Low Back Pain (cont.)
William C. Shiel Jr., MD, FACP, FACR
Dr. Shiel received a Bachelor of Science degree with honors from the University of Notre Dame. There he was involved in research in radiation biology and received the Huisking Scholarship. After graduating from St. Louis University School of Medicine, he completed his Internal Medicine residency and Rheumatology fellowship at the University of California, Irvine. He is board-certified in Internal Medicine and Rheumatology.
Melissa Conrad Stöppler, MD
Melissa Conrad Stöppler, MD, is a U.S. board-certified Anatomic Pathologist with subspecialty training in the fields of Experimental and Molecular Pathology. Dr. Stöppler's educational background includes a BA with Highest Distinction from the University of Virginia and an MD from the University of North Carolina. She completed residency training in Anatomic Pathology at Georgetown University followed by subspecialty fellowship training in molecular diagnostics and experimental pathology.
In this Article
- Low back pain facts
- What is the anatomy of the low back?
- What is the function of the low back?
- What are common causes of lower back pain?
- What are other causes of lower back pain?
- What are uncommon causes of low back pain?
- What are other symptoms and signs sometimes associated with low back pain?
- How is low back pain diagnosed?
- What is the treatment for low back pain?
- What is the outlook (prognosis) for low back pain?
- Can low back pain be prevented?
- Back Pain - Slideshow
- Understanding Sciatica Pain Slideshow
- Take the Back Pain Quiz!
- Back Pain FAQs
- Find a local Orthopedic Surgeon in your town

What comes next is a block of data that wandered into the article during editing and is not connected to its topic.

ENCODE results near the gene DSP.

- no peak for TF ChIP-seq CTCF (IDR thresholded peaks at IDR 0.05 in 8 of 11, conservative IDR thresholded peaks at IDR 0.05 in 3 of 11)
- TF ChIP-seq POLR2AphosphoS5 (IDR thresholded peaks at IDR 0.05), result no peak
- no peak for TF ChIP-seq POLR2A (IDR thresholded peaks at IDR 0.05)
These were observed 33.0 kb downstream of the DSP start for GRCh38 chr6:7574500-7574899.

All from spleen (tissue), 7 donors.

What are other causes of lower back pain?
Other causes of low back pain include kidney problems, pregnancy, ovary problems, and tumors.
Kidney infections, stones, and traumatic bleeding of the kidney (hematoma) are frequently associated with low back pain. Diagnosis can involve urine analysis, sound-wave tests (ultrasound), or other imaging studies of the abdomen.
Pregnancy commonly leads to low back pain by mechanically stressing the lumbar spine (changing the normal lumbar curvature) and by the positioning of the baby inside of the abdomen. Additionally, the effects of the female hormone estrogen and the ligament-loosening hormone relaxin may contribute to loosening of the ligaments and structures of the back. Pelvic-tilt exercises and stretches are often recommended for relieving this pain. Women are also recommended to maintain physical conditioning during pregnancy according to their doctors' advice. Natural labor can also cause low back pain.
Ovarian cysts, uterine fibroids, and endometriosis not infrequently cause low back pain. Precise diagnosis can require gynecologic examination and testing.
Low back pain can be caused by tumors, either benign or malignant, that originate in the bone of the spine or pelvis and spinal cord (primary tumors) and those which originate elsewhere and spread to these areas (metastatic tumors). Symptoms range from localized pain to radiating severe pain and loss of nerve and muscle function (even incontinence of urine and stool) depending on whether or not the tumors affect the nervous tissue. Tumors of these areas are detected using imaging tests, such as plain X-rays, nuclear bone scanning, and CAT and MRI scanning.
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